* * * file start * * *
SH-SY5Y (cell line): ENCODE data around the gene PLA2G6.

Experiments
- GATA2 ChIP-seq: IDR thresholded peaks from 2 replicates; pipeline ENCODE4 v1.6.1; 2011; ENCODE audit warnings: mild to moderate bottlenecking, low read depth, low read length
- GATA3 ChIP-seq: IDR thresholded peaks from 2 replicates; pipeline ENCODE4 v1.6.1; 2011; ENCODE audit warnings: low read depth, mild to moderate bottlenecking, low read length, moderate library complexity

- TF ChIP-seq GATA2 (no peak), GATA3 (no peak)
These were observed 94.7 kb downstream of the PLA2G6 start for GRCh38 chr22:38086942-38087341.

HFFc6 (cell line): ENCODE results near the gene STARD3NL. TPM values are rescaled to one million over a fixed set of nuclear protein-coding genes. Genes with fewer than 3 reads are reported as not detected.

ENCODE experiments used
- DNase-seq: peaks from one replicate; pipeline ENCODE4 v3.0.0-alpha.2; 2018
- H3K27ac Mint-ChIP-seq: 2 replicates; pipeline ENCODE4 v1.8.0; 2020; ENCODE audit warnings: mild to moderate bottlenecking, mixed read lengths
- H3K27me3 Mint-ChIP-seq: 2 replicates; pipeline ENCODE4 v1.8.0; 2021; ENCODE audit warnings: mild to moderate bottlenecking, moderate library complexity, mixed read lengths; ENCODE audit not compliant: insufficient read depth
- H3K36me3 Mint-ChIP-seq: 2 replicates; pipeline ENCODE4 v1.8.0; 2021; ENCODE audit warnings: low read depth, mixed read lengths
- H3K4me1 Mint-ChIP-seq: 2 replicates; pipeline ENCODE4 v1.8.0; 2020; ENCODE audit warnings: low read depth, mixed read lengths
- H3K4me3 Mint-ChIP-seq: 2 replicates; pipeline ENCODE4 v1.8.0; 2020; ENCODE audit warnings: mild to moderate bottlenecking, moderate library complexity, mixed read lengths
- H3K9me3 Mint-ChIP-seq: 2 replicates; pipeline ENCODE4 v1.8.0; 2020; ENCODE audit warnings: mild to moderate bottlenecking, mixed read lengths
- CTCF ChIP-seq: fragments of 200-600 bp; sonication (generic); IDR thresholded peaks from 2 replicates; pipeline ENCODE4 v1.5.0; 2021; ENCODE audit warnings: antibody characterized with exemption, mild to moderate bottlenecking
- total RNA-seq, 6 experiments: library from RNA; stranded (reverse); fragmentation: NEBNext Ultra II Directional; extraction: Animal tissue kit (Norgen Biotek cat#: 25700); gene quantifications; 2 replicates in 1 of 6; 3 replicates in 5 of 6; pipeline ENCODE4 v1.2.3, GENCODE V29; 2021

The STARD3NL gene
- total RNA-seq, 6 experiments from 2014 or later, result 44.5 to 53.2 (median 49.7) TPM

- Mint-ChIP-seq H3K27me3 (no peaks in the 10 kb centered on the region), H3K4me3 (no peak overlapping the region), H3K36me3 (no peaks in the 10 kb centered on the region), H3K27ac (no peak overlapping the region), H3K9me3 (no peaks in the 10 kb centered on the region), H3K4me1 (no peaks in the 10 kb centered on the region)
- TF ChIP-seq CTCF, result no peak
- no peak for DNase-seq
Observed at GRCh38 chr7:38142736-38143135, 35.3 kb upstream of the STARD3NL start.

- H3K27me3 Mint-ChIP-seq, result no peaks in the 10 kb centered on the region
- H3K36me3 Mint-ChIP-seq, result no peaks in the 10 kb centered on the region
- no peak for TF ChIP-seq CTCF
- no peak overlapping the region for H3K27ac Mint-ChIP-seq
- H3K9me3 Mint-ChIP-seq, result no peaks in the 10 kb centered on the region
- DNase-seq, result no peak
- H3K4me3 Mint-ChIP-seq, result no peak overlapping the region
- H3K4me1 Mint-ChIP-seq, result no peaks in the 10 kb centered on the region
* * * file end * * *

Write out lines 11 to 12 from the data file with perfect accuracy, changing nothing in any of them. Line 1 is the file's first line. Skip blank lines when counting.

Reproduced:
- H3K27me3 Mint-ChIP-seq: 2 replicates; pipeline ENCODE4 v1.8.0; 2021; ENCODE audit warnings: mild to moderate bottlenecking, moderate library complexity, mixed read lengths; ENCODE audit not compliant: insufficient read depth
- H3K36me3 Mint-ChIP-seq: 2 replicates; pipeline ENCODE4 v1.8.0; 2021; ENCODE audit warnings: low read depth, mixed read lengths